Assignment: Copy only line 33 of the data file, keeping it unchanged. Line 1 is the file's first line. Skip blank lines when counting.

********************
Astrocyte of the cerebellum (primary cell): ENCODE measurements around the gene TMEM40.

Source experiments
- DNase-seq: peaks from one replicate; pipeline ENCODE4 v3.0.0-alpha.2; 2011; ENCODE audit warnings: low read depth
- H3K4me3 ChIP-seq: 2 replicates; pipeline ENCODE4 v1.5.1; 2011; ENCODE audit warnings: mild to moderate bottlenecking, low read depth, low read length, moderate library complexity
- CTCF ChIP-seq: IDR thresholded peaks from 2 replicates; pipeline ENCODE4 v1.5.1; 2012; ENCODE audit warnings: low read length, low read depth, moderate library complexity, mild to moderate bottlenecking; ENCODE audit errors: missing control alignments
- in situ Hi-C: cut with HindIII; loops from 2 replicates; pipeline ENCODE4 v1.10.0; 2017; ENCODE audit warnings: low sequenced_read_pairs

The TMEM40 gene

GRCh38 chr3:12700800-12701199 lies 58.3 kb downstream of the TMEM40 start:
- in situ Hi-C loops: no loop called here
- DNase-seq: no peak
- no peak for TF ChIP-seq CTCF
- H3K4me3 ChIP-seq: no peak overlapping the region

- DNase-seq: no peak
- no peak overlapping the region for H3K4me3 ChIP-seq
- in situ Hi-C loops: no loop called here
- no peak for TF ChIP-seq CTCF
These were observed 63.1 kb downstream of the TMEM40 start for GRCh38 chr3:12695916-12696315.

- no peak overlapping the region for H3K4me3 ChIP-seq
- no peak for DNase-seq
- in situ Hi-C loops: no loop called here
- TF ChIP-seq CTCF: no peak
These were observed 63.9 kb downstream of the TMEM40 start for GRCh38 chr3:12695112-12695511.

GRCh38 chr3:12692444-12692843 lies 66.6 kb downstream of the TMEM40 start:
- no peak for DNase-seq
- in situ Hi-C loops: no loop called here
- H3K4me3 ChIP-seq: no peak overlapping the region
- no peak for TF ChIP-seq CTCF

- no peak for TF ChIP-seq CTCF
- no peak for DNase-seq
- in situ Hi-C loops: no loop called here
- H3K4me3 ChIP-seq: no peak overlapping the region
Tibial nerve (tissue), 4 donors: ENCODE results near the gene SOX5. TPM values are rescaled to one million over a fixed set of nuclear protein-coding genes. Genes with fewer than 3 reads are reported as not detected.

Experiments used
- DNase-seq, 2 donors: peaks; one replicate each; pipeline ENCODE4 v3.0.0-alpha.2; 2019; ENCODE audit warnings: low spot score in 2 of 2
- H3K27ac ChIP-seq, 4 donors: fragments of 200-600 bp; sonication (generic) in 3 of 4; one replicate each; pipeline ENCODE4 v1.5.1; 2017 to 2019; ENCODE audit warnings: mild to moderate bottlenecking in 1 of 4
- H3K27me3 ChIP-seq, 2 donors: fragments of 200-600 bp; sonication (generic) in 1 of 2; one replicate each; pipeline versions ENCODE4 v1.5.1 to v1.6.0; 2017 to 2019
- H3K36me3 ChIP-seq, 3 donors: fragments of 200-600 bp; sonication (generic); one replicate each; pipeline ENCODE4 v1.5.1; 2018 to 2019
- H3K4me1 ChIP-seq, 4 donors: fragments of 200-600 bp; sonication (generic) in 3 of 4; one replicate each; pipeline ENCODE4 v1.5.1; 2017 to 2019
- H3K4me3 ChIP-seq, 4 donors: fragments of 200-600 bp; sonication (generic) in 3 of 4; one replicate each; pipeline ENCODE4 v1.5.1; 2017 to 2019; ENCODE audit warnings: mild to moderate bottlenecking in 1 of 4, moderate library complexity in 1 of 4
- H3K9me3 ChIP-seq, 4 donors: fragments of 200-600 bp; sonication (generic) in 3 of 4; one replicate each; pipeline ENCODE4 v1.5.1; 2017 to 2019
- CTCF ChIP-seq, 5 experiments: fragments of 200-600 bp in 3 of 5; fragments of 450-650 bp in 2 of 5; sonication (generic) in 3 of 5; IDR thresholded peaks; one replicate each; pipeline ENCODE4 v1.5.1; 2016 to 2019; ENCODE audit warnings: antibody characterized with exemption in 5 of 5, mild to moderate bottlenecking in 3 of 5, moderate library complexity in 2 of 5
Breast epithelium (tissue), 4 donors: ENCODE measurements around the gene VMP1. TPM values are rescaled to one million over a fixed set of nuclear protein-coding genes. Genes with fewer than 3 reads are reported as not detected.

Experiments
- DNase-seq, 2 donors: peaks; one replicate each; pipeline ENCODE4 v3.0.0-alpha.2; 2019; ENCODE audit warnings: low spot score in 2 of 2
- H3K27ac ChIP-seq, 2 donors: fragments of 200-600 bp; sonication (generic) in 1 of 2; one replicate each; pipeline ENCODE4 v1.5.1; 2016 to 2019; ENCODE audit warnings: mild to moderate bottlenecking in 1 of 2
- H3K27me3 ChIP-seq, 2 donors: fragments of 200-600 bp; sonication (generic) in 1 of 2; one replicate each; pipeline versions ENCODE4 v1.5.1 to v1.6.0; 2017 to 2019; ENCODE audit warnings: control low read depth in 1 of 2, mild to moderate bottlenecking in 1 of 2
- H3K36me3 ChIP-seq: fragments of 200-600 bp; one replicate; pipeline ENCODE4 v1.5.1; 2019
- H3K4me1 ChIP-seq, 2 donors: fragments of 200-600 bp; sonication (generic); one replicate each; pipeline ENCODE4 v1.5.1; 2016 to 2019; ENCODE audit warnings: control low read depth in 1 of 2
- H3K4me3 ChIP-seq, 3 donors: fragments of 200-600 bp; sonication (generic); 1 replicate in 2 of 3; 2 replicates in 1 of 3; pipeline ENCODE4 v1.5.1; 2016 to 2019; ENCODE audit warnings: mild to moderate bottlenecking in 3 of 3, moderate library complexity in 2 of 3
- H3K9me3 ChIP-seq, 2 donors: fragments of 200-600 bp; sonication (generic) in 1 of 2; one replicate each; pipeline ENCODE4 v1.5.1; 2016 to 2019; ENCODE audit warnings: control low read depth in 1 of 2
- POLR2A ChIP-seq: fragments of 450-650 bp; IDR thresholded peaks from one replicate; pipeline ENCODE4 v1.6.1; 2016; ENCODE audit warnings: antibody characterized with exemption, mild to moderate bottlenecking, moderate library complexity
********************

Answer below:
Experiments used